Food plays a key role in patients’ care and experience at the IWK

Posted by

Hospital food has long been stereotyped as something to avoid with its supposed unpleasant taste, appearance and texture. But is it really that bad?

Last week, Canadian Malnutrition Week tackled the negative perception of hospital food with its 2018 theme of What’s on the Menu?

“In the context of hospitals, we generally see malnourishment resulting from patients not wanting to eat the food that’s presented to them due to decreased appetite, and yet patients often have increased energy needs from stress or procedures,” says Andrea Connell, manager, business development & food services. “Malnourished patients can go home in a worse [nutritional] state than when they came in.”

Food Services production coordinator Michelle Higgins adds, “being malnourished while in hospital negatively impacts patients’ recovery. There is a lot of research around why people do not eat in hospitals – being focused on what else is going on like testing, not being supported during meal times, not able to open packages – but eating what you want and when you want really improves their nutrition while they’re here.”


The ‘what you want, when you want it’ concept Higgins is referring to is the IWK’s Dial for Dining program and it has flipped a switch in patient perception of hospital food at the IWK. Dial for Dining offers 15 different menus and 24 hour delivery service not only to patients, but to their families and visitors too (and even staff). Now entering its 11th year of operation, Dial for Dining has radically improved patient experience and perception of hospital food with 90 per cent of IWK patients reporting they’re happy with their food.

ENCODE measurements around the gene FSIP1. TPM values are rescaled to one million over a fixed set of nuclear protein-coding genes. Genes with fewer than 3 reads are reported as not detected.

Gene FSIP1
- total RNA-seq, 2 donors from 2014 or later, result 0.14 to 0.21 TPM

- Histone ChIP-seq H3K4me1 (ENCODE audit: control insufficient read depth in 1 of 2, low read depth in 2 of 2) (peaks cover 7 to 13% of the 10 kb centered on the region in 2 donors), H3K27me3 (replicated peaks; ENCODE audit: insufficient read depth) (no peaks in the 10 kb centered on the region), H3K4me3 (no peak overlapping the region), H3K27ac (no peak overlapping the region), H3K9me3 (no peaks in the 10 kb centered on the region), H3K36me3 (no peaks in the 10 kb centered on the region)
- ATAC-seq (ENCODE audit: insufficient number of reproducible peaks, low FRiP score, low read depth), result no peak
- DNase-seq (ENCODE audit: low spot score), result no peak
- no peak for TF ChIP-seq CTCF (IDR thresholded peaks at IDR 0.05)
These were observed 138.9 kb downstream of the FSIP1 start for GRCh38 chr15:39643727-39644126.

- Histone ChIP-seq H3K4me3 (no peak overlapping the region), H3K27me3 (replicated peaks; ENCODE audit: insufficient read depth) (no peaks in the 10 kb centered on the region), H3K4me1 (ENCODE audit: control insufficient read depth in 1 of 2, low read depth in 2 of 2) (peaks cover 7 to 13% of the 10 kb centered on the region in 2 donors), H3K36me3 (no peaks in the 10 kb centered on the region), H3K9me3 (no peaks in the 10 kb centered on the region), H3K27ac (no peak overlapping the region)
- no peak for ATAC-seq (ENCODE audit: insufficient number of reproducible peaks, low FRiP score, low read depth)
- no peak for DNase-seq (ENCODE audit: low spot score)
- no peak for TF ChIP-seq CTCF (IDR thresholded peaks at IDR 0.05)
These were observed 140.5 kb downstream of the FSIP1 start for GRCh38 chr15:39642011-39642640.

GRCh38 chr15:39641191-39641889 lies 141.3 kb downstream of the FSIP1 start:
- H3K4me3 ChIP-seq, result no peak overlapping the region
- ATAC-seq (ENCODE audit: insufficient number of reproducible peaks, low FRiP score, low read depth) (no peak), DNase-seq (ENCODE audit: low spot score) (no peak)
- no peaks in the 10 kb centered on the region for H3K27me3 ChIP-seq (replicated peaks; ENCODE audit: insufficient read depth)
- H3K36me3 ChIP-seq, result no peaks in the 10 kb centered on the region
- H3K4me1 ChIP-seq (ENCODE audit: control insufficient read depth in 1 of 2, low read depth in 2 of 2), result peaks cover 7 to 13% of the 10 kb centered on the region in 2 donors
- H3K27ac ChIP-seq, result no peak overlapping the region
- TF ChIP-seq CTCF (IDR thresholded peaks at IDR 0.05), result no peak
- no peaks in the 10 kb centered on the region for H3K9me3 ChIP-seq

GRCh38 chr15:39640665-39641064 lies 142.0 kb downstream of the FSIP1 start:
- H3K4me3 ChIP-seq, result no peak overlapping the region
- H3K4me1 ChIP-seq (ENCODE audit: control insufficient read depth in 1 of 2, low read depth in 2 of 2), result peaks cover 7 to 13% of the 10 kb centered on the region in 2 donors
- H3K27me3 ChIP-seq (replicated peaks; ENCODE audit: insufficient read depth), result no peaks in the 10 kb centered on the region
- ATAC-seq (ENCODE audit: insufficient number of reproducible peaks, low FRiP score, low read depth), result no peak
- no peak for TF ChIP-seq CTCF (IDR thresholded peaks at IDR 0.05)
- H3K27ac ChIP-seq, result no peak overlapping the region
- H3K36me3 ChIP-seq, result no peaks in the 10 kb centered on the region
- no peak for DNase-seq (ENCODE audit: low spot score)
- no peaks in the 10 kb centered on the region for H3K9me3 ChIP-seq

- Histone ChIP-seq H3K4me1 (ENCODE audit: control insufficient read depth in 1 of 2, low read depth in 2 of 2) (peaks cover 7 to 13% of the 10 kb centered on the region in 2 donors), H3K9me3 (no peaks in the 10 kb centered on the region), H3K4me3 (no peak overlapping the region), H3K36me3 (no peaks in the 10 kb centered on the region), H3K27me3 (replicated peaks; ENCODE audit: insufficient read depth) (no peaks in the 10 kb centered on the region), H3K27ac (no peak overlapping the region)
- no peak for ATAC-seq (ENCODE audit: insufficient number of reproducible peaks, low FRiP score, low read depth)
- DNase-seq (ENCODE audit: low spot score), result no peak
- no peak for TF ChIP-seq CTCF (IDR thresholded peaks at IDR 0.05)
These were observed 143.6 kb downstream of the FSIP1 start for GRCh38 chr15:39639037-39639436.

“We can tell a lot of our food is well liked and people enjoy choosing what they want to eat,” says Connell. “Our food waste that comes back on plates is one of the lowest in the province, around five per cent (compared to industry benchmark of 30 per cent).”

Food Services supervisor Sara Aucoin meets with patients and families regularly to audit how food is being received at the IWK and she’s used to getting great feedback. “The positive feedback I get back through patients is they feel it’s a luxury to be able to eat with their child. Or have the husband come in with the wife, or partners eating with partners after birth. They can be together as a family and order the same thing in the same place instead of eating separately.

Food plays a key role in patients’ care and experience at the IWK and Food Services is continually taking steps to ensure they’re operating with a patient and family centred care mindset.

“If we can make their hospital stay a comfort zone, and a little more like home, that’s a good thing,” concludes Aucoin.